It is so common to hear or read that ‘God is outside of time’, or in the more classical old-style theological way ‘the eternal now of God’. Language when applied to God is problematic, but this concept of time owes more to the influence of philosophy (Greek based) than to the Hebrew scriptures. This does not make it wrong in itself as to think about the issue and to decide that what we have in Scripture is language rather than a description of the reality is valid.
Timeless or temporal (but without beginning or end) are the two options. The first might sound more ‘God-like’, but I consider it runs up against numerous issues.
Personhood. God is described as a Being with thoughts, actions, emotions and interactions (and even of learning). All of which imply some measure of temporal sequence. Of course it could be that only we cannot conceive of personhood without time, and that the Scriptures record God in such ways simply because there is no other concept of personhood that we can relate to.
‘In the beginning’. The timeless view suggests that creation also includes the creation of time, and before this there was no time. Again, language has its limitations, but what does the word ‘before’ mean? The words of creation do not necessarily mean creation ex nihilo, but they do seem to attribute to God that he acted inside time. To suggest that God was existing as trinity and decided (‘when’ was the decision taken?) to create humanity to share life with and this was also the beginning of time seems to run up against so many difficulties as a concept.
The Incarnation. The eternal Logos became human. The Logos was not incarnated from all-eternity, there being a change within the Godhead at the Incarnation and for ever. Timelessness seems to me to suggest that the Incarnation would need to be an eternal situation rather than an eternal intention. So there is a very real change for the Trinity – a before Incarnation, a while incarnated on earth, and a post-resurrection but continuing incarnation. Timelessness necessitates that all events (from our perspective – past, present and future) are now all instantaneously occurring within the experience of God. Maybe that makes God sound awesome but in what sense can we say that the future has already been experienced (or more correctly is being experienced now) by God? The return of Christ, the ‘God will be all in all’, ‘his dwelling place will be with his people’ are all descriptions of a future event for us… and I suggest that those also have to be future experiences for God.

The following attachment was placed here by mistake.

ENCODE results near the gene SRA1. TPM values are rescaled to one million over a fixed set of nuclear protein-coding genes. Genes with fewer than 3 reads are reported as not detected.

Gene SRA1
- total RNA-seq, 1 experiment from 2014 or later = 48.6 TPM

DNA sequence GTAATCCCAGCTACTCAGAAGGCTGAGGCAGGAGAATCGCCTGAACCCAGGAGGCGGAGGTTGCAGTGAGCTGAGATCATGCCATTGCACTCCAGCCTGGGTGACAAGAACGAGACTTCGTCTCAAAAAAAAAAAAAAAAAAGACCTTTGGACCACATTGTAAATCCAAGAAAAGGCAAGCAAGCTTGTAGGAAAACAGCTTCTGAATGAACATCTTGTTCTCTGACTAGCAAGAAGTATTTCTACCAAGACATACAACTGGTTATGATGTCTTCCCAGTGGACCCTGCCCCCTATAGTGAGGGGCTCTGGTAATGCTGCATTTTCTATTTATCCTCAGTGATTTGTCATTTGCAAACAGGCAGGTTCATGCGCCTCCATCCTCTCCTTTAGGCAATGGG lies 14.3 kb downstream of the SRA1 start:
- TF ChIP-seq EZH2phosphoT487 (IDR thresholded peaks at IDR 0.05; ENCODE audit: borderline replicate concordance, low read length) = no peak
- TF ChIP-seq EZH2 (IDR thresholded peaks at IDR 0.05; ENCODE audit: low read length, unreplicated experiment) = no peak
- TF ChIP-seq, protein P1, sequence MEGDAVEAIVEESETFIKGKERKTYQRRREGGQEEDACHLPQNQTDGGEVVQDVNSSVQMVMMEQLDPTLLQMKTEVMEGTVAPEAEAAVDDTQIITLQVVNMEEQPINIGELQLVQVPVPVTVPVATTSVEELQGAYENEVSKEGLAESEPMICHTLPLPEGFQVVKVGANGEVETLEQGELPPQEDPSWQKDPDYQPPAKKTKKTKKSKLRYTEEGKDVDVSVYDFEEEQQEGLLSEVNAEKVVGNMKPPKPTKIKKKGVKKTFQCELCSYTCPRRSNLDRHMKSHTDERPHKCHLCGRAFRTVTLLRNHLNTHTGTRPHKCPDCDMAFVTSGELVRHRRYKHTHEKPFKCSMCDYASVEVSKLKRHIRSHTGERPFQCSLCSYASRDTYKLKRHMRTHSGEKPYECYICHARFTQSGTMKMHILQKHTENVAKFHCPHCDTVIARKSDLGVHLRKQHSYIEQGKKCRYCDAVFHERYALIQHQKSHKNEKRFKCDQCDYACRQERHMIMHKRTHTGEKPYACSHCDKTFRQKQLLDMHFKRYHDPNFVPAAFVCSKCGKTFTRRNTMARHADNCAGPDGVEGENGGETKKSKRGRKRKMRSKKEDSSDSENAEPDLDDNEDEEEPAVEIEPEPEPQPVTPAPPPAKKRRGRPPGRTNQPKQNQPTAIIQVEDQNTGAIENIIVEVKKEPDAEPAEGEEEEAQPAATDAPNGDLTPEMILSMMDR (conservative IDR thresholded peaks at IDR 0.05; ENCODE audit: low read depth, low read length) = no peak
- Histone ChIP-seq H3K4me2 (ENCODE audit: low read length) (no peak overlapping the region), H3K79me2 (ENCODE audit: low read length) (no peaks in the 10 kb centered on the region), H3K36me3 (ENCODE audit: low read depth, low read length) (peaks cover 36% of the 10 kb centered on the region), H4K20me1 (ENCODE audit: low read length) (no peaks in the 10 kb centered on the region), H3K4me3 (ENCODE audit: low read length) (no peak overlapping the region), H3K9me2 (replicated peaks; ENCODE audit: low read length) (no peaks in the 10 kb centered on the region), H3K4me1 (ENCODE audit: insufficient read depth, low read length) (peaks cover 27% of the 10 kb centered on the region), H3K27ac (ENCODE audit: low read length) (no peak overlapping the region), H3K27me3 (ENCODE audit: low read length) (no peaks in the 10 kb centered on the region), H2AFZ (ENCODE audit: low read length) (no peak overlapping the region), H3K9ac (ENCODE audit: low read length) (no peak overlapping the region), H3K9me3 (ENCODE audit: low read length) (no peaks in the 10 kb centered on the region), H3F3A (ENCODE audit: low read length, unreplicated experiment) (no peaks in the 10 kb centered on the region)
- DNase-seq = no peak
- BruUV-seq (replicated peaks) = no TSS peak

I appreciate there are some real difficulties in the issue of time and God. What would it mean that he lives in time? (I suspect that maybe we should be more profitably exploring that time is in God – therefore any creation has to exist in time.) It certainly would not mean that God grows old or decays, nor that s/he is growing in strength and wisdom, as if given another opportunity the next creation project would be better – though we do have the ‘God regretted he had…’ statements in Scripture.
So however challenging the philosophical nature of this discussion is, I find the concept of timelessness all-but impossible to embrace. There are difficulties with God in time – hence the concept of time being in God might be the way forward – but for me I have to lean heavily in this direction. There is a future for God as well as a future for creation that we (God and creation) are waiting for.
So we have to affirm there never was (a time word) when God was not, and there never will be when God will not be. S/he is not created, but has eternally existed, and will eternally exist. I can experience God by the Spirit today, but more remarkably I can equally be experienced by God today. There are no surprises to God in that relationship but I can certainly give pleasure to the One who redeemed me.
The present two-way relational experience is not dependent on our view of God and time, but seems more consistent with with the God of the Scriptures.